Democrat Dean Phillips drops out of 2024 presidential race

March 7, 2024

Representative Dean Phillips (D-Minnesota) has announced that he is suspending his campaign following a poor showing on Super Tuesday, reports Politico.

His decision puts an end to a campaign that attacked President Joe Biden’s age and electability but failed to draw substantial support from Democratic voters. Phillips said he was endorsing Biden’s reelection.

“Clearly and convincingly Democratic primary voters have opined that I’m not that guy,” he told The Chad Hartman Show on WCCO talk radio in Minneapolis.

Although Phillips didn’t back away from some of his criticisms of the president, he did argue that it was a fundamental necessity to keep him in the White House.

“I invite, I encourage and will do everything humanly possible to ensure Joe Biden’s reelection this November,” he said.

Phillips’ strategy depended on a better-than-expected showing in New Hampshire’s January contest, but he earned just under 20% there, and sputtered in South Carolina and many states after. His decision to challenge Biden in the first place transformed him from a rising star in Congress into a pariah with much of the Democratic Party, which saw his candidacy as an act of sabotage.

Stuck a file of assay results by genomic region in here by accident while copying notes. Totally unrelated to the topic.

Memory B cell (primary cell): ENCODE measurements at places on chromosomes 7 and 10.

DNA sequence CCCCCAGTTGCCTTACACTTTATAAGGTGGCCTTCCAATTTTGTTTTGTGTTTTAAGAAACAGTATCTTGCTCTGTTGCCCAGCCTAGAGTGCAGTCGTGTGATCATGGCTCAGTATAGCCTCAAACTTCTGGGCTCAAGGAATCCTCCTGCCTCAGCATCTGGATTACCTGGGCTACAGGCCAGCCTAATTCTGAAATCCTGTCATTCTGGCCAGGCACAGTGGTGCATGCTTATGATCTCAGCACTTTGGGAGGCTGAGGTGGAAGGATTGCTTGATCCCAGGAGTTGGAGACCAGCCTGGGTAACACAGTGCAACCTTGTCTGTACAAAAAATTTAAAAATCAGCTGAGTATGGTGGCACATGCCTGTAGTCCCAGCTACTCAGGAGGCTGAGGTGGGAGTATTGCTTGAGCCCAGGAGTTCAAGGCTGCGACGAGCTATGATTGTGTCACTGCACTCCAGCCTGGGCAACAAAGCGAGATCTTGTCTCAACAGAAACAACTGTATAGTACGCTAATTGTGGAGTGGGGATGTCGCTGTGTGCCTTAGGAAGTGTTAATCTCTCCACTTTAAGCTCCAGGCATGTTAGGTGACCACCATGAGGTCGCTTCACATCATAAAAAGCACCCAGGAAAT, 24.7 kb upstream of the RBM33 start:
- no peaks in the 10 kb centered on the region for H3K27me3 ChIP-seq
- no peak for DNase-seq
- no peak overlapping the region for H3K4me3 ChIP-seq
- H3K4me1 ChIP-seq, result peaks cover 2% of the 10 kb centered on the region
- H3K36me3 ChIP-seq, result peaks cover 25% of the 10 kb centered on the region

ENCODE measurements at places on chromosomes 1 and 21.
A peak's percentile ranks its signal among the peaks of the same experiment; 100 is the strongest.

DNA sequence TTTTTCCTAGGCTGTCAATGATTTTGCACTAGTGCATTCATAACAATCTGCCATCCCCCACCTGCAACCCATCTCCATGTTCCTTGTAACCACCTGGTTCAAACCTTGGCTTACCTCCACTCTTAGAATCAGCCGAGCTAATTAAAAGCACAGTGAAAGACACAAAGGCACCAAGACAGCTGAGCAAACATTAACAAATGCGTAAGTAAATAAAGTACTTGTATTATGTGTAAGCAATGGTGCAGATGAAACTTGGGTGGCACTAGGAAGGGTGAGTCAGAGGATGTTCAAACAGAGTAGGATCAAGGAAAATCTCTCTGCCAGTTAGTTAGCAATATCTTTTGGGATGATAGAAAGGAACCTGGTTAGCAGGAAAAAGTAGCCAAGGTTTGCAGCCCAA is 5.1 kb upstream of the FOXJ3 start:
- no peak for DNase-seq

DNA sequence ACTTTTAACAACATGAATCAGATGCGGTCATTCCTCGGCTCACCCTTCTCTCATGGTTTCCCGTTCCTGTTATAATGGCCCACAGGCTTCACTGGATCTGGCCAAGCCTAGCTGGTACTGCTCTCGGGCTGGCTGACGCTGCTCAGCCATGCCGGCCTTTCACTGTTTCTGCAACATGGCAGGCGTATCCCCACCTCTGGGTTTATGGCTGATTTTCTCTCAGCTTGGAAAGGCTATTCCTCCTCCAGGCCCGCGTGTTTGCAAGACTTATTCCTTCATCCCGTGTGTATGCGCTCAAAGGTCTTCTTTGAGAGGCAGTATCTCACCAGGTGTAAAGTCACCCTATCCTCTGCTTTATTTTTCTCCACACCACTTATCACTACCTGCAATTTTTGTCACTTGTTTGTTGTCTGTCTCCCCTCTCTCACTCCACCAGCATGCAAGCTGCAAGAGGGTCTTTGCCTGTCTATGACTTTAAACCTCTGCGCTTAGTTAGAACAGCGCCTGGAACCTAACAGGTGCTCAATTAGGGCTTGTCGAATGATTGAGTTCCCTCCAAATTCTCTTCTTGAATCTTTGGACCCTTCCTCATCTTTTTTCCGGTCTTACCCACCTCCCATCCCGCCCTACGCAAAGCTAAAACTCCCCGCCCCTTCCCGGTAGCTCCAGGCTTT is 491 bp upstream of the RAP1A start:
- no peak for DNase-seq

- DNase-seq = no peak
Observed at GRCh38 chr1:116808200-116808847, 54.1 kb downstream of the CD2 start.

Phillips, an heir to a liquor fortune, put $5 million of his own funds into the race. Two super PACs backing Phillips’ candidacy spent a combined $3.9M on independent expenditures, with the bulk of that targeting New Hampshire. But the campaign pulled back spending and resources following his poor showing in South Carolina.

He jumped into the race in October—arguing that while he respected Biden, the president was at serious risk of losing to former President Donald Trump. As the campaign went on, Phillips became more critical of Biden and the Democratic Party. But Phillips gained no traction, even as Biden’s general-election polling against Trump looks increasingly bleak.

Phillips seemed to oscillate throughout the race between appealing to the left and the party’s center. He signed onto a Medicare-for-All bill and criticized Biden for not embracing marijuana legalization. At the same time, he knocked Biden from the right on issues such as border security.

That mixed approach, along with his reputation as a moderate Democrat who was a member of the Problem Solvers Caucus, left many progressives distrustful of Phillips.

Phillips briefly flirted with appearing on the third-party “No Labels” ticket. However, his chief strategist later said that would not happen and Phillips, himself, walked it back.

During his campaign, Phillips announced that he would not seek reelection to the House. On Wednesday, he also said he “won’t run for office in Minnesota again.”

Research contact: @politico